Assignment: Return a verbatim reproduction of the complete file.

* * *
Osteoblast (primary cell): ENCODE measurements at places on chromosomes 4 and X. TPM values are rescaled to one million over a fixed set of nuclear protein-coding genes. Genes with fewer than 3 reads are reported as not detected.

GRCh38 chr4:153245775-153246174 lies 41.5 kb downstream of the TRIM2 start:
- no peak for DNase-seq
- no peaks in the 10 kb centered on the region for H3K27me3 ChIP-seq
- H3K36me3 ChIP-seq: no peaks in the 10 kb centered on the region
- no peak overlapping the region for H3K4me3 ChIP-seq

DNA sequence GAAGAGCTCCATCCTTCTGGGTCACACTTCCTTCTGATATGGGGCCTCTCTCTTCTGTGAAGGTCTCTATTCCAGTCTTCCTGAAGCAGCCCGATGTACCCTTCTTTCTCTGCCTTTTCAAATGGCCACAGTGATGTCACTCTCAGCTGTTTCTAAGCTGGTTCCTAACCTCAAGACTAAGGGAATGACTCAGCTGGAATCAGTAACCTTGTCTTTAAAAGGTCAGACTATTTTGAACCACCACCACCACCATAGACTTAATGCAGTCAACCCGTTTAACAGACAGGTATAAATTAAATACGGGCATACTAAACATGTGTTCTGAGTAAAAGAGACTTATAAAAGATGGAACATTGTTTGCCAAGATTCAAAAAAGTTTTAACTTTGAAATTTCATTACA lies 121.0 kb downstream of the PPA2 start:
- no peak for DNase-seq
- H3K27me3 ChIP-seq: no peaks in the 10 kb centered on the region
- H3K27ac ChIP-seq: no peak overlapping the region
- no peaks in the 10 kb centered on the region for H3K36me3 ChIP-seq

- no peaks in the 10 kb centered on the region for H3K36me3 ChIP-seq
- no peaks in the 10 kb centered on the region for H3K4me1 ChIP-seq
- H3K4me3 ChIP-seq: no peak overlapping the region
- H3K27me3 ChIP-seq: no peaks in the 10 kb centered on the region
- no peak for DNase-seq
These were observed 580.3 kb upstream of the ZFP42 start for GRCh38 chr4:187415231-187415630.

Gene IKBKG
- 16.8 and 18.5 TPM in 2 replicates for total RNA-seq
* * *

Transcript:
Osteoblast (primary cell): ENCODE measurements at places on chromosomes 4 and X. TPM values are rescaled to one million over a fixed set of nuclear protein-coding genes. Genes with fewer than 3 reads are reported as not detected.

GRCh38 chr4:153245775-153246174 lies 41.5 kb downstream of the TRIM2 start:
- no peak for DNase-seq
- no peaks in the 10 kb centered on the region for H3K27me3 ChIP-seq
- H3K36me3 ChIP-seq: no peaks in the 10 kb centered on the region
- no peak overlapping the region for H3K4me3 ChIP-seq

DNA sequence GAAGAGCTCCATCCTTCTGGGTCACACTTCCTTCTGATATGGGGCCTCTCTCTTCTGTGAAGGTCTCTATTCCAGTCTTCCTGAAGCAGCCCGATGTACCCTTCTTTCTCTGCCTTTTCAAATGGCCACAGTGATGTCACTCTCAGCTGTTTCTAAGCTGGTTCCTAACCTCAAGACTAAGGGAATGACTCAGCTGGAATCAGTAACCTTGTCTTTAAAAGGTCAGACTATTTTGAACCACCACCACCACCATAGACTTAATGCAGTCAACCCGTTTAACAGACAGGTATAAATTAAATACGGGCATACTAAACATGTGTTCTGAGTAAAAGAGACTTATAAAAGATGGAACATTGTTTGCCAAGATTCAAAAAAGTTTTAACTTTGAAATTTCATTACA lies 121.0 kb downstream of the PPA2 start:
- no peak for DNase-seq
- H3K27me3 ChIP-seq: no peaks in the 10 kb centered on the region
- H3K27ac ChIP-seq: no peak overlapping the region
- no peaks in the 10 kb centered on the region for H3K36me3 ChIP-seq

- no peaks in the 10 kb centered on the region for H3K36me3 ChIP-seq
- no peaks in the 10 kb centered on the region for H3K4me1 ChIP-seq
- H3K4me3 ChIP-seq: no peak overlapping the region
- H3K27me3 ChIP-seq: no peaks in the 10 kb centered on the region
- no peak for DNase-seq
These were observed 580.3 kb upstream of the ZFP42 start for GRCh38 chr4:187415231-187415630.

Gene IKBKG
- 16.8 and 18.5 TPM in 2 replicates for total RNA-seq